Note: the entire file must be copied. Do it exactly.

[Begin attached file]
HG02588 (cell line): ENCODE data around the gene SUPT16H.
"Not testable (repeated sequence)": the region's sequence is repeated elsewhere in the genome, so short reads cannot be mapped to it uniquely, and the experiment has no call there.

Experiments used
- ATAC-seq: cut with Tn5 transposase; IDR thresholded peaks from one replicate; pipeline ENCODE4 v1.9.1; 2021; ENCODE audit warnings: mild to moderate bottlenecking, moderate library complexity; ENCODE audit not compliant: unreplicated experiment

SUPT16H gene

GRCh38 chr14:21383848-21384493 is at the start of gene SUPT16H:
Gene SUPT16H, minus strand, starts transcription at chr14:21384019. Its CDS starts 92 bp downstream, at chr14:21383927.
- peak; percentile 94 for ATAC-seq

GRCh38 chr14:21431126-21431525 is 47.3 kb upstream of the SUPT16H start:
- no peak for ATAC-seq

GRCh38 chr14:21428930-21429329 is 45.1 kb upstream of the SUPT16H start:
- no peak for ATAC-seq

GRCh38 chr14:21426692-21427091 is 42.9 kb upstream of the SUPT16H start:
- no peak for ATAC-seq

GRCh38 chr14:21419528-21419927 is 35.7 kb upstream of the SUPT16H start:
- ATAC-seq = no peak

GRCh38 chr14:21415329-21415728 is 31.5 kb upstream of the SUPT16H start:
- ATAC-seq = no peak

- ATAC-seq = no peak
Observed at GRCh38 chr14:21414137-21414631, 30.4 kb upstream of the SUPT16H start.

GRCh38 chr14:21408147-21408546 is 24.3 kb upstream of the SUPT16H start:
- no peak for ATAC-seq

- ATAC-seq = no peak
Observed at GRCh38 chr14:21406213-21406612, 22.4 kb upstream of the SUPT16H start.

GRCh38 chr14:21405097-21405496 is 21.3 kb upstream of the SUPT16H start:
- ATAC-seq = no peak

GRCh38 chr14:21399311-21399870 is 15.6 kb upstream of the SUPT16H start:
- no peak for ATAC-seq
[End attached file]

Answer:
HG02588 (cell line): ENCODE data around the gene SUPT16H.
"Not testable (repeated sequence)": the region's sequence is repeated elsewhere in the genome, so short reads cannot be mapped to it uniquely, and the experiment has no call there.

Experiments used
- ATAC-seq: cut with Tn5 transposase; IDR thresholded peaks from one replicate; pipeline ENCODE4 v1.9.1; 2021; ENCODE audit warnings: mild to moderate bottlenecking, moderate library complexity; ENCODE audit not compliant: unreplicated experiment

SUPT16H gene

GRCh38 chr14:21383848-21384493 is at the start of gene SUPT16H:
Gene SUPT16H, minus strand, starts transcription at chr14:21384019. Its CDS starts 92 bp downstream, at chr14:21383927.
- peak; percentile 94 for ATAC-seq

GRCh38 chr14:21431126-21431525 is 47.3 kb upstream of the SUPT16H start:
- no peak for ATAC-seq

GRCh38 chr14:21428930-21429329 is 45.1 kb upstream of the SUPT16H start:
- no peak for ATAC-seq

GRCh38 chr14:21426692-21427091 is 42.9 kb upstream of the SUPT16H start:
- no peak for ATAC-seq

GRCh38 chr14:21419528-21419927 is 35.7 kb upstream of the SUPT16H start:
- ATAC-seq = no peak

GRCh38 chr14:21415329-21415728 is 31.5 kb upstream of the SUPT16H start:
- ATAC-seq = no peak

- ATAC-seq = no peak
Observed at GRCh38 chr14:21414137-21414631, 30.4 kb upstream of the SUPT16H start.

GRCh38 chr14:21408147-21408546 is 24.3 kb upstream of the SUPT16H start:
- no peak for ATAC-seq

- ATAC-seq = no peak
Observed at GRCh38 chr14:21406213-21406612, 22.4 kb upstream of the SUPT16H start.

GRCh38 chr14:21405097-21405496 is 21.3 kb upstream of the SUPT16H start:
- ATAC-seq = no peak

GRCh38 chr14:21399311-21399870 is 15.6 kb upstream of the SUPT16H start:
- no peak for ATAC-seq